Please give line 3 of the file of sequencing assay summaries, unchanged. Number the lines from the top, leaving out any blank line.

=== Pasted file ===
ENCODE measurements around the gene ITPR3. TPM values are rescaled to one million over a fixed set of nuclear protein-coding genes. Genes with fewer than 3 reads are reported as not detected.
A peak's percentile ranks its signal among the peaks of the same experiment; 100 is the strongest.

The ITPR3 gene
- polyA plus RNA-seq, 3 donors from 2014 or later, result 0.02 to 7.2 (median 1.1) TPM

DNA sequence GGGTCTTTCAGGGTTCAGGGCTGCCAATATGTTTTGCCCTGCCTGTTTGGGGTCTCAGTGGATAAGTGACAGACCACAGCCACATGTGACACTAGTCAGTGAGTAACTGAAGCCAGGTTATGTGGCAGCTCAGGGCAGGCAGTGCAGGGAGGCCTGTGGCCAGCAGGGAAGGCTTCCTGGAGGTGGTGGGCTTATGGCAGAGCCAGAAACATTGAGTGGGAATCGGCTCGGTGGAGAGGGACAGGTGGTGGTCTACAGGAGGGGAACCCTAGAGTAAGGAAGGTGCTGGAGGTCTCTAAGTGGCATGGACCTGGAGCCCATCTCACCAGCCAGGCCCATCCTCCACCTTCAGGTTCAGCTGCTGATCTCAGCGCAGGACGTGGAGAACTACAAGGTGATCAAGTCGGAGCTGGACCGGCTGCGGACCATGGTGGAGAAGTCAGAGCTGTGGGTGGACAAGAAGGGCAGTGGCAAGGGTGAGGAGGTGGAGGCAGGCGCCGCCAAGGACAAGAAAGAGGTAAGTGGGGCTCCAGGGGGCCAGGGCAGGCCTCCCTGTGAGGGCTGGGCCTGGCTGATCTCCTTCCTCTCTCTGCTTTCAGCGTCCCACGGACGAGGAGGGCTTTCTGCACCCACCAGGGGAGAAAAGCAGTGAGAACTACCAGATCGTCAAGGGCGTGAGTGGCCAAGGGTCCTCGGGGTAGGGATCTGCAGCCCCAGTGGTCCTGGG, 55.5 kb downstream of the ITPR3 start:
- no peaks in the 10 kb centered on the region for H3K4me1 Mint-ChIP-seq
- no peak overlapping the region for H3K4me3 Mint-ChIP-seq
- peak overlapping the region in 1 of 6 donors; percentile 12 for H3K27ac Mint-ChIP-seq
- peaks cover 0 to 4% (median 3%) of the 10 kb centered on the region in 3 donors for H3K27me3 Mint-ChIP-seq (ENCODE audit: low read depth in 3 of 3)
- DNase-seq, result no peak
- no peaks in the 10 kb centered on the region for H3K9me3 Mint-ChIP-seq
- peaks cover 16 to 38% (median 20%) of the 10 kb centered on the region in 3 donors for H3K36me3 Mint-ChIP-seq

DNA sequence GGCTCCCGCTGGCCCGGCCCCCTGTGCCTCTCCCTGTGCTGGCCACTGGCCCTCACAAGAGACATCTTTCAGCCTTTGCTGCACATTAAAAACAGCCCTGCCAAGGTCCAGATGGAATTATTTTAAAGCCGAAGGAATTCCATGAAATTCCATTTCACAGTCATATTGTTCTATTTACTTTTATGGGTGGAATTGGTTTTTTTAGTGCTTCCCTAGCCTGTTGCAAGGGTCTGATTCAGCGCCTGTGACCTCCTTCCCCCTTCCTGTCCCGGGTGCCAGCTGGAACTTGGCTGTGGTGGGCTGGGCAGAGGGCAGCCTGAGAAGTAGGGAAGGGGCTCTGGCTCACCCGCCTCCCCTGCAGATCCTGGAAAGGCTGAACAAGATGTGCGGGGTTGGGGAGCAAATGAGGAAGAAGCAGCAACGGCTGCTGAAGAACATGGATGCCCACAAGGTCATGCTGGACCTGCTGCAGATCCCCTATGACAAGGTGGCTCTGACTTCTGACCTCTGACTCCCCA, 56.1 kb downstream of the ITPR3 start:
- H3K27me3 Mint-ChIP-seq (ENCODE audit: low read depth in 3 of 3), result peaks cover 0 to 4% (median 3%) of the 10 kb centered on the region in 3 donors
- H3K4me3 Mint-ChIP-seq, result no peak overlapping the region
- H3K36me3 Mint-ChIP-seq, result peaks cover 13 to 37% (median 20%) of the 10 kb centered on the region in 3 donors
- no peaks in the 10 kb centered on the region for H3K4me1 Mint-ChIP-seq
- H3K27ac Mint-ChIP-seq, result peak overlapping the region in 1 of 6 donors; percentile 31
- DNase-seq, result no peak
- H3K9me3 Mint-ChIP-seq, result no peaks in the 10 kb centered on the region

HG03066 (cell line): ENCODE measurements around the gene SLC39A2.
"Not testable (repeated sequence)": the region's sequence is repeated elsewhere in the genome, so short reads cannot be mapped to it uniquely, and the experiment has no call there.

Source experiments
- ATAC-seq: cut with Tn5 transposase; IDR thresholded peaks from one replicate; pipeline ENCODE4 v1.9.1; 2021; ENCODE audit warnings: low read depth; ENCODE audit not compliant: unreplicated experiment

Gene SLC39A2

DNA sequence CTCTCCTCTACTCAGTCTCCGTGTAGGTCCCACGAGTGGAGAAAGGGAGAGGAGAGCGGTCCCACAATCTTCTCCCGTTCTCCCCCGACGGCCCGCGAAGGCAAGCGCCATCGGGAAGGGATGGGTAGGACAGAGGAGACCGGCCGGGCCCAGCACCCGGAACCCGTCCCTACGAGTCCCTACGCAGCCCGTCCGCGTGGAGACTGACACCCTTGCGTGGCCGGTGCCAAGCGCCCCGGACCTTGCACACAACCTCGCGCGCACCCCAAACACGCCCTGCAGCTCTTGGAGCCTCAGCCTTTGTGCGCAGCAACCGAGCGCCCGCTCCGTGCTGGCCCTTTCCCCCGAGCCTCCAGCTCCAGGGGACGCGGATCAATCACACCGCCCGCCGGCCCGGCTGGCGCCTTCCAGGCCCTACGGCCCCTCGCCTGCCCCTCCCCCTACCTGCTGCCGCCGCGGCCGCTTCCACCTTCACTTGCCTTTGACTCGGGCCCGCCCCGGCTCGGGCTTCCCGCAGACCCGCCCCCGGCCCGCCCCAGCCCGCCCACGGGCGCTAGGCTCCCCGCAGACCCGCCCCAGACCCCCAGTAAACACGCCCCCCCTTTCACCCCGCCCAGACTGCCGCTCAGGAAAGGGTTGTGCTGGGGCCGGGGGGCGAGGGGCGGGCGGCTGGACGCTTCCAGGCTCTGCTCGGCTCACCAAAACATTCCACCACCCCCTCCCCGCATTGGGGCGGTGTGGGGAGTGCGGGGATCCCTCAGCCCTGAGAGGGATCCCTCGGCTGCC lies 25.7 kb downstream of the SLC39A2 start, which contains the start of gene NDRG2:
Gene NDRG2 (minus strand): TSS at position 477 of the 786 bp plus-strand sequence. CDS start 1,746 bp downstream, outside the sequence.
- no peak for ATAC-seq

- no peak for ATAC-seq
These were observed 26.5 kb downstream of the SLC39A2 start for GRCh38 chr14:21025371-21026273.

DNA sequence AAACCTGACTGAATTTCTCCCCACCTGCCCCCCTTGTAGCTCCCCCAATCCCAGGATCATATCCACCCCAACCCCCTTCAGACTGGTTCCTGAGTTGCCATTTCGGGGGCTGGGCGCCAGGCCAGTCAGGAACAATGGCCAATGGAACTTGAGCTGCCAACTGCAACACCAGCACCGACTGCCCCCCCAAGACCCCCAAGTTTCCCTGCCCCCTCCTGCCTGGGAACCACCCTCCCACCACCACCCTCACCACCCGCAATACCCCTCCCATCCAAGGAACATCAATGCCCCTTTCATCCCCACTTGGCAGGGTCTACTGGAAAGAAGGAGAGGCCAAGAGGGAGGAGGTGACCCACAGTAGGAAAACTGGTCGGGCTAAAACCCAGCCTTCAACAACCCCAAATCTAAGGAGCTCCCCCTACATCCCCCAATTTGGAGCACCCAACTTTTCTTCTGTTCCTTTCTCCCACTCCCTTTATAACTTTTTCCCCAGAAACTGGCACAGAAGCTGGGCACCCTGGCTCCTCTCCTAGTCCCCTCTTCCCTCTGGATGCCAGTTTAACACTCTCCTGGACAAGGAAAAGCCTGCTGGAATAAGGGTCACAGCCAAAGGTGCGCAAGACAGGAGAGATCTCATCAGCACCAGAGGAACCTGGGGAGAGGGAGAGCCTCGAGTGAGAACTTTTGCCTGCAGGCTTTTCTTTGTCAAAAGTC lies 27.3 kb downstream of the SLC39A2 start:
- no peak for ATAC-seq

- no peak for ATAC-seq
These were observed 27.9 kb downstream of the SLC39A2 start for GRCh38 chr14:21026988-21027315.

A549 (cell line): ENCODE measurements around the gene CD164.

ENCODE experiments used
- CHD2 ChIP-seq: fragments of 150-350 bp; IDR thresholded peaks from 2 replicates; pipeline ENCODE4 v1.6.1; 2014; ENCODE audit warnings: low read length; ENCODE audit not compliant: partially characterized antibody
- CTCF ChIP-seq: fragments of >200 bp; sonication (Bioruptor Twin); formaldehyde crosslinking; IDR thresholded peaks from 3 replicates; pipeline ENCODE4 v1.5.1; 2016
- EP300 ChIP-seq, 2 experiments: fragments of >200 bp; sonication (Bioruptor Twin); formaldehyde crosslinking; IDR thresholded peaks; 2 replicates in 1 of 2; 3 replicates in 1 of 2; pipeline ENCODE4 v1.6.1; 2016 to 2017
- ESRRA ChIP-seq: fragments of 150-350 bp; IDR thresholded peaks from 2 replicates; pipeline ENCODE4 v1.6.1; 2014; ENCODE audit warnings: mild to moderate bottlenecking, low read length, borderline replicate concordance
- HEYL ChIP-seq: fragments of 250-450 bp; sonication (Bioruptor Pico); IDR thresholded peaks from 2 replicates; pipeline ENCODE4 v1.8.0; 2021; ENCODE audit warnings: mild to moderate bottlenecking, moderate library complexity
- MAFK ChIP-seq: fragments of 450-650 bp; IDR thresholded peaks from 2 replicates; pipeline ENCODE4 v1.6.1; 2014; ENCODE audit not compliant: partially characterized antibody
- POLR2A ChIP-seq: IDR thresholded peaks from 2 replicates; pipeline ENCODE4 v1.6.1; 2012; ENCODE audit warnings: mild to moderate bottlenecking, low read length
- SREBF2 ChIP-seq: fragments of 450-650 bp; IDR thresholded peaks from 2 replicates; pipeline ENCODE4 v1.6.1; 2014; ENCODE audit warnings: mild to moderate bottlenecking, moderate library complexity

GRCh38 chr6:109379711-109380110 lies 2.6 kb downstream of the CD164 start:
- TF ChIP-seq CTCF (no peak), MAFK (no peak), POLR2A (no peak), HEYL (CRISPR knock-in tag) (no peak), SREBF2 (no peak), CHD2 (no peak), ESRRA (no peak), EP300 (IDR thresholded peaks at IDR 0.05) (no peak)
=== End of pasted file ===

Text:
The ITPR3 gene